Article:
BME Seminar: Andrew Oxenham, How We Hear Pitch: Implications for Next-Generation Auditory Implants
Andrew J. Oxenham, Ph.D., Departments of Psychology and Otolaryngology, University of Minnesota – Twin Cities
Tuesday, April 17, 2018
River Campus, Robert B. Goergen Hall, Sloan Auditorium (Room 101)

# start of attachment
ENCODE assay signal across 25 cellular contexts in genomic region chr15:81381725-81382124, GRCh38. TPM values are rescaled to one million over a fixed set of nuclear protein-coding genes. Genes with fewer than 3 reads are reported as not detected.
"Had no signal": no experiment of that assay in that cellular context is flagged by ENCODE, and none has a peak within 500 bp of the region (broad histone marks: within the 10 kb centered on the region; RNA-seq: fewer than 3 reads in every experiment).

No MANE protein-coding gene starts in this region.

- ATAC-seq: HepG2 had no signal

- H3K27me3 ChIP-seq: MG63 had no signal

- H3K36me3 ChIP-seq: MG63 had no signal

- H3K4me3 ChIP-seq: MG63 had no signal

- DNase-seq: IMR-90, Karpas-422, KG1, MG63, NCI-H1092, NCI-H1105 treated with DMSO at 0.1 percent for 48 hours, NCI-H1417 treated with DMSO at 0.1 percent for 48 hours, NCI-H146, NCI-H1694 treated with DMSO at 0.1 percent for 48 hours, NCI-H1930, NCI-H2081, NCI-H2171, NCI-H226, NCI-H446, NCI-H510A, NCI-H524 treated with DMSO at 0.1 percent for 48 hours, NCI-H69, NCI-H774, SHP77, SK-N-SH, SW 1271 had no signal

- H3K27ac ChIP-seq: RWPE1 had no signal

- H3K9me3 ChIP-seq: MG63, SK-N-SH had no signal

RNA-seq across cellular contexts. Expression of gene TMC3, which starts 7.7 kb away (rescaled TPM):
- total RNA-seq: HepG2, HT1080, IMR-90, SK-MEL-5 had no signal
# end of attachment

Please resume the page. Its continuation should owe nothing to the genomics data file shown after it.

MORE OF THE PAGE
Pitch is a crucial aspect of auditory perception. In music, sequences of pitches define a melody and combinations of pitches define harmony. In speech, pitch contours provide prosodic, emotional and – in some languages – lexical information. Pitch is also believed to play an important role in our ability to hear out speech and other sounds in cluttered acoustic environments, such as a crowded restaurant. Despite its importance, and a long history of research, much remains unknown about how pitch is coded in the auditory system. The question is important because pitch is one aspect of sound that is very poorly conveyed via current auditory prostheses, such as cochlear implants. This talk will review some work from our lab on pitch perception and its implications for the future development of auditory implants.